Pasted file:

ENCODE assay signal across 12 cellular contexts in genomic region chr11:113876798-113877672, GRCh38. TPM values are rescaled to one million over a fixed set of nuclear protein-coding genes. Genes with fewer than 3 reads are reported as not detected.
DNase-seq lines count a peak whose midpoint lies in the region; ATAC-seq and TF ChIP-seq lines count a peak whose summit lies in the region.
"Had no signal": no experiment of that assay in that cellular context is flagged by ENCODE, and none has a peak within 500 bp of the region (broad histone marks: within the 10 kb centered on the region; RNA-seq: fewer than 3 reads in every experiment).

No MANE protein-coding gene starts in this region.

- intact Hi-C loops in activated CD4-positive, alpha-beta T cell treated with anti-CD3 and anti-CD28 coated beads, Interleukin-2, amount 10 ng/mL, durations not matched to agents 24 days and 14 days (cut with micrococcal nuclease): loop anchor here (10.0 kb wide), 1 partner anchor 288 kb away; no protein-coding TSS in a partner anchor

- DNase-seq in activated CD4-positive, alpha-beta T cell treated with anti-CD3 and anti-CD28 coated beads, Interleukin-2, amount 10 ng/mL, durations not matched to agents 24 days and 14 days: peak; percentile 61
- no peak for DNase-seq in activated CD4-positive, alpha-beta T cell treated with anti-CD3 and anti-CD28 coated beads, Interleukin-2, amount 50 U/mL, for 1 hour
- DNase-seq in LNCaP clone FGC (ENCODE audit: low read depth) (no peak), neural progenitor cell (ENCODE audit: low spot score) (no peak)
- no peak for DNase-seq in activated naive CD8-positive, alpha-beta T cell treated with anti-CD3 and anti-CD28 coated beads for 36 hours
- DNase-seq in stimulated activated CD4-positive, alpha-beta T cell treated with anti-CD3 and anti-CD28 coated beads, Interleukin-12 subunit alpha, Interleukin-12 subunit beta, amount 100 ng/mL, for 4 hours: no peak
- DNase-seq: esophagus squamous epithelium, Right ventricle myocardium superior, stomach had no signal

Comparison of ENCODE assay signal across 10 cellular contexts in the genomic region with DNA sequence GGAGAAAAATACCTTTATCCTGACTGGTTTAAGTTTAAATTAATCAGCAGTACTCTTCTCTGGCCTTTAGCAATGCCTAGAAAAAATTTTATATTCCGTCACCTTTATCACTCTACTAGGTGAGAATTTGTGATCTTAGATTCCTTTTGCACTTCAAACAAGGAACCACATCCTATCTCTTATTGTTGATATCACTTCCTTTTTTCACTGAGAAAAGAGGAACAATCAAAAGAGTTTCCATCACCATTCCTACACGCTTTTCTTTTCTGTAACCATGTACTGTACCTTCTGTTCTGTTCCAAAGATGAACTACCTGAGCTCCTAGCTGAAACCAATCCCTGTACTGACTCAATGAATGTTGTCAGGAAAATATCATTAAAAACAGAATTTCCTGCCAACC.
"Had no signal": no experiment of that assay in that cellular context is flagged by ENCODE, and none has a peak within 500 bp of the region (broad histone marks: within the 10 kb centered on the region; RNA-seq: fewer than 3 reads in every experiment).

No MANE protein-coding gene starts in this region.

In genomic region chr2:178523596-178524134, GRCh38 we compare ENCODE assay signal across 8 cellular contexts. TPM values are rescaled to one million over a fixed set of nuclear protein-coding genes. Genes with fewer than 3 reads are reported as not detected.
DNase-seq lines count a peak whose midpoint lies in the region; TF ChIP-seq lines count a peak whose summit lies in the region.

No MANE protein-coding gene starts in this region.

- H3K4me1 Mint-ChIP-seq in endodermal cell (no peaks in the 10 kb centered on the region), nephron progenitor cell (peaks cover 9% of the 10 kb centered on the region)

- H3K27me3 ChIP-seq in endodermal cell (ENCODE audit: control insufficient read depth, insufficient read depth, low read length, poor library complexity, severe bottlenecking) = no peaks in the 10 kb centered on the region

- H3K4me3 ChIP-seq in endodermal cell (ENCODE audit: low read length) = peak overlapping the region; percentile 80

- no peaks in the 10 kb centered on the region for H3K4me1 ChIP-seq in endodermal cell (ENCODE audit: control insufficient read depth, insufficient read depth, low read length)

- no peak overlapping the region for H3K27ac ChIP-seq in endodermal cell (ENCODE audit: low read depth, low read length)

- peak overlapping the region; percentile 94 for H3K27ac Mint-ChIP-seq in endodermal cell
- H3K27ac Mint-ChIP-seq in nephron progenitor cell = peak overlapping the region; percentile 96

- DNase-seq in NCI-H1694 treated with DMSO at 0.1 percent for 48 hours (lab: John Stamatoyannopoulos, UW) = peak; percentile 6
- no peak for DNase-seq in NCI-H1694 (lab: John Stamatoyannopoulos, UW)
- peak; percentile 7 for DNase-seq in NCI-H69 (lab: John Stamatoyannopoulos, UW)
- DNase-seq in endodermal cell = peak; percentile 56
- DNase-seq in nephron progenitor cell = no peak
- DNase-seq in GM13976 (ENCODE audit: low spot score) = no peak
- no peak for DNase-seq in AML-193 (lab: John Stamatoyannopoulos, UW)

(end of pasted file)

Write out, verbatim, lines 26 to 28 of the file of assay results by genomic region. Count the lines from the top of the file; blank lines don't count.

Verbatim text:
- no peak for DNase-seq in NCI-H1694 (lab: John Stamatoyannopoulos, UW)
- peak; percentile 7 for DNase-seq in NCI-H69 (lab: John Stamatoyannopoulos, UW)
- DNase-seq in endodermal cell = peak; percentile 56